As a business, it is strategically important to define a direction of where the company is going. The Office started off as just Dunder Mifflin a paper company. They had very profitable sales periods, and also very low sales periods. After a huge decline in business, the company Sabre lead by CEO Joe Bennett came and bought out Dunder Mifflin and diversifying the given products that they sell. Was one business acquisition better than the other? This article will identify ways that the series showed how a firm can go into a different market when it is near failing.
Was specifically a paper company. Sales representatives made different clients every day and they sold them solely paper products. CEO David Wallace had the company up and running quite smoothly through the first few episodes. After a while had passed, management buckled and the company was headed towards bankruptcy. All assets of the company would be sold and all the branches was said to be closing. However, a different direction was introduced keeping the company and show alive.
Sabre lead by CEO Joe Bennett bought out Dunder Mifflin when they were going bankrupt. This put an emphasis on new products such as printers. A lot of employees did not like that new changes that Sabre was making but learned to adapt. They even stepped into the electronics division by introducing a new product similar to a tablet called “The Pyramid.”
1. Michael Scott: The playful boss that believes in a work environment that productivity comes from “distractions.” Michael attempts to make a fun social work environment that occur with activities that are usually off topic and involve sexual humor. One in particular being the phrase “that’s what she said.”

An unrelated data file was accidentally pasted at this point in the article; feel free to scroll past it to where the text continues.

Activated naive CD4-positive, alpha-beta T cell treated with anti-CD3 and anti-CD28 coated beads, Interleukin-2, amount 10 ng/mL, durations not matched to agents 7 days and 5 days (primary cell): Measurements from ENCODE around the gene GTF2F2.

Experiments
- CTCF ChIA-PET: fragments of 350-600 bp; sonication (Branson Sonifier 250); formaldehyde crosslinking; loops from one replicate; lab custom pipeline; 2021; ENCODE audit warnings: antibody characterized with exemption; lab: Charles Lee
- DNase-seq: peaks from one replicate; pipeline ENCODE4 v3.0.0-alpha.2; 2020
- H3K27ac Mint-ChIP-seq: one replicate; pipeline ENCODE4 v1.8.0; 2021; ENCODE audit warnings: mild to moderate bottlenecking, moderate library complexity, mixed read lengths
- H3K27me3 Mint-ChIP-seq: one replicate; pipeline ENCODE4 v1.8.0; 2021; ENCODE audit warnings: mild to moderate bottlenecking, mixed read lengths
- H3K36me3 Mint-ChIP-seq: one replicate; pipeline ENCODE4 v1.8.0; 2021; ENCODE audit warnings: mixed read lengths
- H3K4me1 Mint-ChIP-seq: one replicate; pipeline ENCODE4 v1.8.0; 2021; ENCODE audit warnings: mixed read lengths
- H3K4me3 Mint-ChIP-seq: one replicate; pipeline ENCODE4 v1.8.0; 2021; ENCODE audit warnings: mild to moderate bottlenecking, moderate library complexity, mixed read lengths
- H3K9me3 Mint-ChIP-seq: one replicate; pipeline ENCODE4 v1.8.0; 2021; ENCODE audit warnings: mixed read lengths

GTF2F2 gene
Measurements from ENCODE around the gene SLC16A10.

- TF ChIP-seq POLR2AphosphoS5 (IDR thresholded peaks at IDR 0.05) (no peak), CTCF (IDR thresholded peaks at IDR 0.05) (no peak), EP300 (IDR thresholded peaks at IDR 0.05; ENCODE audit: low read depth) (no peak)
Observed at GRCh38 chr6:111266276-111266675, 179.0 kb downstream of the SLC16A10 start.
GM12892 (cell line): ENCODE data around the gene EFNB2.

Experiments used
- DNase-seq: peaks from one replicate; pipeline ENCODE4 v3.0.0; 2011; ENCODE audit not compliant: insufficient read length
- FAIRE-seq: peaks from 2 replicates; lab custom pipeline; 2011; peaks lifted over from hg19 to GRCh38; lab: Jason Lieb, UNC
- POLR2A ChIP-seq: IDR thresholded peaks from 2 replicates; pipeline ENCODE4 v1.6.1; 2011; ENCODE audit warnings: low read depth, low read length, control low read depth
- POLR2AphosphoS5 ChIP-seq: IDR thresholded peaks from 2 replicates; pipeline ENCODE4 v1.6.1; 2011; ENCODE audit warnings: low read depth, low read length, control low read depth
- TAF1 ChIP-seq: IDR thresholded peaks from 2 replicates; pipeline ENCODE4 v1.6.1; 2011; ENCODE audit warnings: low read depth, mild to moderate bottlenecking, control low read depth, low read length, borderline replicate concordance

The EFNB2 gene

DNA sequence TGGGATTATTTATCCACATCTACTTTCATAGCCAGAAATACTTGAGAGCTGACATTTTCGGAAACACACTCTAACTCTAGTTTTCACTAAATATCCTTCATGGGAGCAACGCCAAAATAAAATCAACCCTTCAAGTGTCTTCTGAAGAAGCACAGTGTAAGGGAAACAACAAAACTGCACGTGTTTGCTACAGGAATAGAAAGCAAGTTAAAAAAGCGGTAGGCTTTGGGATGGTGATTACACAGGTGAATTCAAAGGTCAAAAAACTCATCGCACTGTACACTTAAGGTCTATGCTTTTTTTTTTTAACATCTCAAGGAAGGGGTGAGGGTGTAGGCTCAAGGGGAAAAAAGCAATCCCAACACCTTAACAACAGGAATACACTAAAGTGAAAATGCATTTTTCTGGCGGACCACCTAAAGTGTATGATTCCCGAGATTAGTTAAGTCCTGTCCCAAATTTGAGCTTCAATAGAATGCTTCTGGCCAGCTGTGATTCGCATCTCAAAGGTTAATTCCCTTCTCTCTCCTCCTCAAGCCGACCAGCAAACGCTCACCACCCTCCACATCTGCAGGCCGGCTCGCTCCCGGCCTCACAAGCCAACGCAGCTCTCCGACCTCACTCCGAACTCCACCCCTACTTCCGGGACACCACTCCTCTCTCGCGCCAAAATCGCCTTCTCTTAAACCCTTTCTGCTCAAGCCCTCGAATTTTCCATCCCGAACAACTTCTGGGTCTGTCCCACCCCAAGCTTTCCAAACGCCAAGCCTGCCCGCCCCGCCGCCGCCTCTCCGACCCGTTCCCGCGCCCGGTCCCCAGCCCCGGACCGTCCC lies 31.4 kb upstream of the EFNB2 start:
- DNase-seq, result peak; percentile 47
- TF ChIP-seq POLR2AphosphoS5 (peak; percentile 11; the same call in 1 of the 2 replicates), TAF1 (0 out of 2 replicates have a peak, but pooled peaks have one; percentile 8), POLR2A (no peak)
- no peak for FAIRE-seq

2. Robert California: Has a management style closely based on the philosophy of Sigmund Freud. Everything from incentives and daily operations gets referred back to the subject of sex and the human body. Robert California was referred to a genius and later on became the CEO of Dunder Milfflin.
3. Dwight Schrute: Dwight was a temporary acting manager and finally became branch manager by the end of the series. He had a very authoritarian approach and many rules and regulation that seemed unfair to many employees. One episode Dwight made employees use a code name in order to enter the building. If the employee forgot the code name, they were not granted access and also sprayed by a steam compressor machine.
This business acquisition ended up saving the company and many jobs. We can learn that there are other opportunities when firms are up against touch decisions.